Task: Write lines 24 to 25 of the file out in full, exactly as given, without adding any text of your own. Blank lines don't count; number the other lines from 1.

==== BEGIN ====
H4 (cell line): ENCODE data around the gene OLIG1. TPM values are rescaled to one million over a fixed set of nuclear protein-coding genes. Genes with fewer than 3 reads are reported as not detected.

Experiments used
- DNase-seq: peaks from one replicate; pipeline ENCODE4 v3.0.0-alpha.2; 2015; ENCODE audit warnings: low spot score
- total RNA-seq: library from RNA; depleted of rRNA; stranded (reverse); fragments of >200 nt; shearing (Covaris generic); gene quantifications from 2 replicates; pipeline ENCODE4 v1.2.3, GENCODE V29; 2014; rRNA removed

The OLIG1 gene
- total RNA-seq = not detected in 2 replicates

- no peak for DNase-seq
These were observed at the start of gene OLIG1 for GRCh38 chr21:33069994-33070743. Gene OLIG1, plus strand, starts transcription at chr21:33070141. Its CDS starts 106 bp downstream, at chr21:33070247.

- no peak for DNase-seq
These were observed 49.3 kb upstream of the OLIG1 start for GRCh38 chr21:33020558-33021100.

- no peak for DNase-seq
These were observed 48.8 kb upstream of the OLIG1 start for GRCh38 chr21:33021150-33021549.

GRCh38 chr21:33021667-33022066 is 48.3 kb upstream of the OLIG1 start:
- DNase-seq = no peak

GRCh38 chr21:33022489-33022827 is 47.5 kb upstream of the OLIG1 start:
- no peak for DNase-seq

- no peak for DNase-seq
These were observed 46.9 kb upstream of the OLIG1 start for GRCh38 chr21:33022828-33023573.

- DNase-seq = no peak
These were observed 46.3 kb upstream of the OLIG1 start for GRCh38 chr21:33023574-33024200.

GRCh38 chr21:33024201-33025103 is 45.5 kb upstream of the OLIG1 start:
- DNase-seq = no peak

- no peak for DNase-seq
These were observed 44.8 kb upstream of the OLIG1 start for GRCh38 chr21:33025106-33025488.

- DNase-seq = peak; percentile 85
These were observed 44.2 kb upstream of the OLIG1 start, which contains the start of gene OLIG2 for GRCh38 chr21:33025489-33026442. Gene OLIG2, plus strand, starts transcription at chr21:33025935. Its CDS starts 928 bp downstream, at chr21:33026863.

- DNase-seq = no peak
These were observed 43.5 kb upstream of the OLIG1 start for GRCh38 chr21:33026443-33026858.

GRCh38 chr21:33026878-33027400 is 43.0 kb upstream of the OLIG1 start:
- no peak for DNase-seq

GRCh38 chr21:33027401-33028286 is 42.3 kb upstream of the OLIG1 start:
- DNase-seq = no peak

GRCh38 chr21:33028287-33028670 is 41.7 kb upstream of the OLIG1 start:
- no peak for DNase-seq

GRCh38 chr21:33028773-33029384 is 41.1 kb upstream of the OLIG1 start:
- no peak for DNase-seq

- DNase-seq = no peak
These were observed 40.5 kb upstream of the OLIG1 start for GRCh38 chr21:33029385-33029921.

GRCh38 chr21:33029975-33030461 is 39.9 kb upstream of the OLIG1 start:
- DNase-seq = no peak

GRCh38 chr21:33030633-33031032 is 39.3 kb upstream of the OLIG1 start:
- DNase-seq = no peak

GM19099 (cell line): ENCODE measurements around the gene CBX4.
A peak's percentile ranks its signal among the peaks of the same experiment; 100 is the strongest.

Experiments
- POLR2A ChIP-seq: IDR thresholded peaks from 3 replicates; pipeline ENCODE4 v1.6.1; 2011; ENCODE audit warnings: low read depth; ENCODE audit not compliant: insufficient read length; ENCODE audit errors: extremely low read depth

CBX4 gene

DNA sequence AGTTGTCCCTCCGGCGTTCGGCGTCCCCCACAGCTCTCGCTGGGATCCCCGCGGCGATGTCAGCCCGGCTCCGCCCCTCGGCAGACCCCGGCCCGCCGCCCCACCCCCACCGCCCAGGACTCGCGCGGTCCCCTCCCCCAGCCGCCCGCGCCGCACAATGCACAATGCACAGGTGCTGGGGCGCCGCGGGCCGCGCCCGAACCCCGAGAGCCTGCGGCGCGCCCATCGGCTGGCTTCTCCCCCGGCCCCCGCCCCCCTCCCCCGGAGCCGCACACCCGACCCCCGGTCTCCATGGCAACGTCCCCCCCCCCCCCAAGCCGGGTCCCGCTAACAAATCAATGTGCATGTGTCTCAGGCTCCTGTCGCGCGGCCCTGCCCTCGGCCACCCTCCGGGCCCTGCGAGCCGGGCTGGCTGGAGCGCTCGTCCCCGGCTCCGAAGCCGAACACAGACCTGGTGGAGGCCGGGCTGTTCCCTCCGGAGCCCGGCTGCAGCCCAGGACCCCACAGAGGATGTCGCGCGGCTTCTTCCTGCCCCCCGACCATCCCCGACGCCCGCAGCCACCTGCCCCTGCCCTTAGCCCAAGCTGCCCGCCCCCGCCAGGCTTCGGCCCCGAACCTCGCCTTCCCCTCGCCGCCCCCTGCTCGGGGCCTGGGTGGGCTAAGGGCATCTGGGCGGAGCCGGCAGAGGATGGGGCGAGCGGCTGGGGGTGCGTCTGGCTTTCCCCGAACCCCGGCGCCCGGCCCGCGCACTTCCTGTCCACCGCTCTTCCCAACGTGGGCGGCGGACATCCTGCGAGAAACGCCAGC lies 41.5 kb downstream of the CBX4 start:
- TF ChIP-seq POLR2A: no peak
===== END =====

These were observed 44.8 kb upstream of the OLIG1 start for GRCh38 chr21:33025106-33025488.

- DNase-seq = peak; percentile 85